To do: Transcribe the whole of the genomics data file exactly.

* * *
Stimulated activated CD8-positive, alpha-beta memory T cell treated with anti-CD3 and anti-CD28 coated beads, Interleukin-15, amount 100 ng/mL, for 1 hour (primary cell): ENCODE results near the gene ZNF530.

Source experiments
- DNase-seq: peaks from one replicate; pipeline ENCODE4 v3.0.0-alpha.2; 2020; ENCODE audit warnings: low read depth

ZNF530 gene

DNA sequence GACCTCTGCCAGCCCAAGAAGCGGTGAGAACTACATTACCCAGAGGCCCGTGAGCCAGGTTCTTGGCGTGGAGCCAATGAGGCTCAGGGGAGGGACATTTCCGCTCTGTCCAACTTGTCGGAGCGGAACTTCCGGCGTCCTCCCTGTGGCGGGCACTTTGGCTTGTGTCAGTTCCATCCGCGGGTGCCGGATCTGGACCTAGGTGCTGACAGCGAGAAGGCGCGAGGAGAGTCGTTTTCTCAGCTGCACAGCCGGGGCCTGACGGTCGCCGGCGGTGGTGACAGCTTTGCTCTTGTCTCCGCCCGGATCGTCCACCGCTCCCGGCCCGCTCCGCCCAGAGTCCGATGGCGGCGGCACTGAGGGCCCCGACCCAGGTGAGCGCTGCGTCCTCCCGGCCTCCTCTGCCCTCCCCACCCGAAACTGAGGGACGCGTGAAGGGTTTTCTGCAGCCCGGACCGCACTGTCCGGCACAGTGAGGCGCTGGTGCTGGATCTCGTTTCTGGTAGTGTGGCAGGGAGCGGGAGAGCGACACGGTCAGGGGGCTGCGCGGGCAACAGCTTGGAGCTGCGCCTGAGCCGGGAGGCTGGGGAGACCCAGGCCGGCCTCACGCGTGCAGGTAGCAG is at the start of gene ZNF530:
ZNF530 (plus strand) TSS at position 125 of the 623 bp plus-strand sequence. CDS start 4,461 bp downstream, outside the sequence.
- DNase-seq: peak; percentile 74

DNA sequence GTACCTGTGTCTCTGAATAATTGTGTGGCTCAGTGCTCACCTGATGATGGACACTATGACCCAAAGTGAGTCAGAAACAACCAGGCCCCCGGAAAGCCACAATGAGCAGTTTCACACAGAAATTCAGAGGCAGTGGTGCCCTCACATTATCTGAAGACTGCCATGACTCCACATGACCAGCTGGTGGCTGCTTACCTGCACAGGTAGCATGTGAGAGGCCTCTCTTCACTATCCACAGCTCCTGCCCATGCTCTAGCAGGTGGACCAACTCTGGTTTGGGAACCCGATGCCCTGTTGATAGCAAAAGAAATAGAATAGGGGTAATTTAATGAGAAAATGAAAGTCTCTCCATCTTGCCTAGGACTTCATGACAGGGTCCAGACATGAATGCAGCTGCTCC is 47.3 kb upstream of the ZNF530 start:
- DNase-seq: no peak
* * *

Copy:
Stimulated activated CD8-positive, alpha-beta memory T cell treated with anti-CD3 and anti-CD28 coated beads, Interleukin-15, amount 100 ng/mL, for 1 hour (primary cell): ENCODE results near the gene ZNF530.

Source experiments
- DNase-seq: peaks from one replicate; pipeline ENCODE4 v3.0.0-alpha.2; 2020; ENCODE audit warnings: low read depth

ZNF530 gene

DNA sequence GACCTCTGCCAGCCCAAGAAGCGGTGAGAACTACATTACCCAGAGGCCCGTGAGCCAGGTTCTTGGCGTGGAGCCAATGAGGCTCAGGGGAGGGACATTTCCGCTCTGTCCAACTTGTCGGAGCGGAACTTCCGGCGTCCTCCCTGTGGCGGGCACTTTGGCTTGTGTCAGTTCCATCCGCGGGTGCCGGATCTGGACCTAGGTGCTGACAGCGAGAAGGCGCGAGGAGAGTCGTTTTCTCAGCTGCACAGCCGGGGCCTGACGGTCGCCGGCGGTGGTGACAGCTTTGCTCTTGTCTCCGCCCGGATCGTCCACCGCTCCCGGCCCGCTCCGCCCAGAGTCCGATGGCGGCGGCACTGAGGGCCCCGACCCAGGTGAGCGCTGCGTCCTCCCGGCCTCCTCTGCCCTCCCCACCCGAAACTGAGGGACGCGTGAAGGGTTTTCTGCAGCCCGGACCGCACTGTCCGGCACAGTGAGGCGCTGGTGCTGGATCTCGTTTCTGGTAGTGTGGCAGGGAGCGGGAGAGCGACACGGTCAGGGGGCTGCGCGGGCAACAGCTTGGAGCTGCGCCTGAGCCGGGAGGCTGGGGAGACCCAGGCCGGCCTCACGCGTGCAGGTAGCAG is at the start of gene ZNF530:
ZNF530 (plus strand) TSS at position 125 of the 623 bp plus-strand sequence. CDS start 4,461 bp downstream, outside the sequence.
- DNase-seq: peak; percentile 74

DNA sequence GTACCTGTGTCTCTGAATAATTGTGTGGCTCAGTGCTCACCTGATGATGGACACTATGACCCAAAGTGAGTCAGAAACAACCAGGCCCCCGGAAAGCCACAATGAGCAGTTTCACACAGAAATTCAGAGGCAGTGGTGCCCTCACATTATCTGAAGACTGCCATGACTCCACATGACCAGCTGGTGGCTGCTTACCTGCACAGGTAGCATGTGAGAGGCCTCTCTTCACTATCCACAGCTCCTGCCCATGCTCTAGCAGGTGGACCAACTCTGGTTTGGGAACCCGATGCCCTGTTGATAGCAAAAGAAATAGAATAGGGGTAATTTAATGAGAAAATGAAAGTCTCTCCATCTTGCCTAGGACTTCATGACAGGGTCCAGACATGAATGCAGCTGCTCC is 47.3 kb upstream of the ZNF530 start:
- DNase-seq: no peak